There’s no denying that with the spread of mental health awareness, there seems to be more and more people that have an understanding of what mental health is and is not. Given that this is the goal, I’d say good job to mental health activists everywhere!
Awareness is powerful because stigma dissipates when 1. we have language to explain our experiences, 2. we can do our own research and 3. better understanding fosters empathy for others – all great things!
Interestingly, with this awareness, there has seemingly come another wave along with it: self-diagnosis.
In the first year of studying Psychology at university, you often get a phenomenon called ‘psychology student syndrome’ which is when students think they have the mental illness they are studying (essentially self-diagnosis). It happens generally in the medical field also.
Often this is glossed over as just something that happens, maybe even laughed at, but I reckon anyone that starts learning more about mental illness experiences this phenomenon, not just those studying it.
So, enter mental health awareness into the equation and people might finally have access to the information about symptoms that they themselves are experiencing! They might feel seen – like they are looking into a mirror and finally see the full picture. They might experience a powerful feeling of validation.
To some this might sound like a slippery slope: “you’re no expert!” and “what about misdiagnosis?” and of course these are valid points. There are serious issues with self-diagnosis, like misdiagnosis and jumping to conclusions and at times it can even be dangerous.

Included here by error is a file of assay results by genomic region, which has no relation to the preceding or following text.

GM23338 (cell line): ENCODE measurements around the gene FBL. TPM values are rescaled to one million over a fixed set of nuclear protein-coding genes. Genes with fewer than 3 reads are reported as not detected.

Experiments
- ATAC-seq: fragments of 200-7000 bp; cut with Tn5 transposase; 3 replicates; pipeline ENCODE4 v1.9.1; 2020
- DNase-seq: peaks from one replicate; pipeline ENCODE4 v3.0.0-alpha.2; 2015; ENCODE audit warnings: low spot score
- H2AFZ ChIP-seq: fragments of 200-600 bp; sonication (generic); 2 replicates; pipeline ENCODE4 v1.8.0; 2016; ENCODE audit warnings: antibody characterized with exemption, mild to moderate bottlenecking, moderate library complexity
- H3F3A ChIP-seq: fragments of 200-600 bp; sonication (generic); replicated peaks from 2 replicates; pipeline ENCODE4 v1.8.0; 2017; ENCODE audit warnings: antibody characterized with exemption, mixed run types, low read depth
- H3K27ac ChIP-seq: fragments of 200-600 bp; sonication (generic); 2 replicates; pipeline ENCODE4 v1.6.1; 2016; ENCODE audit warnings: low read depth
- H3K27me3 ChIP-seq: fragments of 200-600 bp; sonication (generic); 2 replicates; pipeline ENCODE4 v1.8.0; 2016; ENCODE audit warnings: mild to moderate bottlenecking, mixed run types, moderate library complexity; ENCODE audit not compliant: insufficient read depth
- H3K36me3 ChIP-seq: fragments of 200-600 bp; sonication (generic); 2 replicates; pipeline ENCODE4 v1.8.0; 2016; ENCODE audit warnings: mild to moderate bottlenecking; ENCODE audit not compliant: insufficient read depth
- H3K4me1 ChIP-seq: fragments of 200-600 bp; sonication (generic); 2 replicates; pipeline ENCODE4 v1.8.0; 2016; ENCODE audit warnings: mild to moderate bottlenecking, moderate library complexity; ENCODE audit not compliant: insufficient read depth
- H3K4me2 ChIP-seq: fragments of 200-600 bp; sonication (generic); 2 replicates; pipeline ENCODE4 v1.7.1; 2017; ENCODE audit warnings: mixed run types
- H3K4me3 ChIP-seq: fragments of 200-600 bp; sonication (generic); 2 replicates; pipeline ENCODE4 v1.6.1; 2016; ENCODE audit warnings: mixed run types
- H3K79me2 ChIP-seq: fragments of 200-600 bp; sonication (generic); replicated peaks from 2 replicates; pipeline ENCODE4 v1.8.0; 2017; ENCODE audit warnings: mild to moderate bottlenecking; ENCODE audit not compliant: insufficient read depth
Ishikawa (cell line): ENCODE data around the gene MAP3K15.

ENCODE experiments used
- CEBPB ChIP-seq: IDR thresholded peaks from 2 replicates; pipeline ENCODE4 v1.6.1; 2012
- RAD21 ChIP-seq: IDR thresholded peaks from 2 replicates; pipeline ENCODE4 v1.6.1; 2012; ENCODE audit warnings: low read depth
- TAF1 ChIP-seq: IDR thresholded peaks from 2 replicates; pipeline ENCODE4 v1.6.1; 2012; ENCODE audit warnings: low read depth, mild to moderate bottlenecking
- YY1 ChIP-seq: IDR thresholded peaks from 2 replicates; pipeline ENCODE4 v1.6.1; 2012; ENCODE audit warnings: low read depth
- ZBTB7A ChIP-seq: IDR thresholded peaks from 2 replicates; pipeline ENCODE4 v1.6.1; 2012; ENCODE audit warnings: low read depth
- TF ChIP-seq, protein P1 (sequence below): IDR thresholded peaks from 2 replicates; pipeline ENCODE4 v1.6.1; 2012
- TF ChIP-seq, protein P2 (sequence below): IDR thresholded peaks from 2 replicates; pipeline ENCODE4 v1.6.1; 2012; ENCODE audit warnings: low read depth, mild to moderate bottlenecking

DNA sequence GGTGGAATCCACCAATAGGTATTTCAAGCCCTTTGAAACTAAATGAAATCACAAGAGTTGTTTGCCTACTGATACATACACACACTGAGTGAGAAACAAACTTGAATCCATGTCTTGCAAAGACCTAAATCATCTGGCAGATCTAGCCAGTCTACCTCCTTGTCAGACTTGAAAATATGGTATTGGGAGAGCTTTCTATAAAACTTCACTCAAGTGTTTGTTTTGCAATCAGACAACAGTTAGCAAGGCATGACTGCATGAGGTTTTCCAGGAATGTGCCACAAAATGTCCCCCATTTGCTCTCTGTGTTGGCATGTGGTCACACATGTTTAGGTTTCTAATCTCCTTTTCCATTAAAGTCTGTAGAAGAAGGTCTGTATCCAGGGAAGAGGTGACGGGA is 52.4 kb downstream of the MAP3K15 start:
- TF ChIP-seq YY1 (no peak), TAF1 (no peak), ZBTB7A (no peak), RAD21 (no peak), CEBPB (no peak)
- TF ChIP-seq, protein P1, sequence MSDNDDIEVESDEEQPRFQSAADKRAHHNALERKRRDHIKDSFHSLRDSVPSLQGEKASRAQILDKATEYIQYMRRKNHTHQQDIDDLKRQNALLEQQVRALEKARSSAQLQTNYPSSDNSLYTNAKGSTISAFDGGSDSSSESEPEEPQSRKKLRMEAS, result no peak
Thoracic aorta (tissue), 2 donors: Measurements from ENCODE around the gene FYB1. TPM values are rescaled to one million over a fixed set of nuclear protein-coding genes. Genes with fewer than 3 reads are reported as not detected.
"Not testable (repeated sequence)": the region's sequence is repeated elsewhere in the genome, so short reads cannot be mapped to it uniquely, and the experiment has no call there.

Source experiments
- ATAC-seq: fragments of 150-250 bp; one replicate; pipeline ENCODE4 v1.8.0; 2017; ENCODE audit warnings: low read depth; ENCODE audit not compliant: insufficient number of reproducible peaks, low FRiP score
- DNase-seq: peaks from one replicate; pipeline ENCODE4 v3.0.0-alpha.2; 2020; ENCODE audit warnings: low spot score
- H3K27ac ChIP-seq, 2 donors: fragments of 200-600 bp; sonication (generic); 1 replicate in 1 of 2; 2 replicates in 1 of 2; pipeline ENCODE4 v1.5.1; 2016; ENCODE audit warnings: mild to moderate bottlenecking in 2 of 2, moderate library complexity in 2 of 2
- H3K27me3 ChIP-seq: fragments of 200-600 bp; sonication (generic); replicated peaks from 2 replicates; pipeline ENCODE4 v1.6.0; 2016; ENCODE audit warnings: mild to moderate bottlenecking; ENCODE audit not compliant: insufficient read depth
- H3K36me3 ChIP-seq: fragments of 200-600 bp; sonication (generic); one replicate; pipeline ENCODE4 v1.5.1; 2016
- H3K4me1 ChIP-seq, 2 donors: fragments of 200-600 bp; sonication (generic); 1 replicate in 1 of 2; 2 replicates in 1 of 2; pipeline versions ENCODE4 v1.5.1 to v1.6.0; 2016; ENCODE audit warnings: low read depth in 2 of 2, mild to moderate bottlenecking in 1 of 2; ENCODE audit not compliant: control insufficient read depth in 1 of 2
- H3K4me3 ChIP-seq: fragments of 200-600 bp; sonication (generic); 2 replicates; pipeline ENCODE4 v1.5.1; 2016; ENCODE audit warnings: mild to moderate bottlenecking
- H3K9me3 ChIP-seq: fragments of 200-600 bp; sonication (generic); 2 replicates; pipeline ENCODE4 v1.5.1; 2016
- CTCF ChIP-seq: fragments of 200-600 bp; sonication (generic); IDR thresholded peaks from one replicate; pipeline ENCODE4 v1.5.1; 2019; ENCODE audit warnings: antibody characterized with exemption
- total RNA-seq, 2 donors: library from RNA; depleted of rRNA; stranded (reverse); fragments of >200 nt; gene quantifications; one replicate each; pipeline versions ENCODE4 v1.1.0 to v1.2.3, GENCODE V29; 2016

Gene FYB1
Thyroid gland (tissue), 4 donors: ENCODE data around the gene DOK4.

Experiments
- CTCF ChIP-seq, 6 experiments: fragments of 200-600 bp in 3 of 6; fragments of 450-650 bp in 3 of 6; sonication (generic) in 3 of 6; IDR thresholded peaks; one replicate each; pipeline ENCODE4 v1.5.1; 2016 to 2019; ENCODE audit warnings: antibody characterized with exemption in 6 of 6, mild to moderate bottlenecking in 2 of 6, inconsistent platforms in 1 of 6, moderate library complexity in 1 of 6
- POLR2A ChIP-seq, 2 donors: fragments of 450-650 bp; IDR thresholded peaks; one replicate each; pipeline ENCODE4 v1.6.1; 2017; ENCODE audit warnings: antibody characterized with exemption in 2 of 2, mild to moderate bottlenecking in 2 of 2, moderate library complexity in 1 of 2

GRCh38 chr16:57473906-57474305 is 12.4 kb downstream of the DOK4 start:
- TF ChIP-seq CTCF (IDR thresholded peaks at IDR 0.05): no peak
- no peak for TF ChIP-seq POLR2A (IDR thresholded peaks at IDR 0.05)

But I think self-diagnosis might play a very important role in today’s world.
In reality, we live in an imperfect system: there are months of waiting lists everywhere you turn. Especially with Covid-19, the already strained mental health services have just not been able to withstand the added pressure the pandemic has caused.
But access is critical when we talk about mental health and it is lacking greatly because of the lack of resources within the mental health sector.
So really, it makes sense that people are turning to self-diagnosis. People are feeling the need to be their own advocates – because if not, they simply may not get the help that they need.
You might ask “Does someone’s experience of mental illness matter less without a diagnosis?” No. Of course not.
“So why do they need it?”
To that I ask another question: “Does it help people understand themselves better and maybe make seeking treatment more likely?”
Yes, it might – that’s why.
I’m not saying “go out and self-diagnose to your heart’s content!” that would be harmful and misleading. It takes years and years of training and studying to be an expert at diagnosis, which is an imperfect science in of itself.
But what I AM trying to say is that we should stop looking down at and judging people who try to self-diagnose. It could be out of necessity and it might even be getting them that step closer to the help that they need. Which is what we want: people getting the help that they need!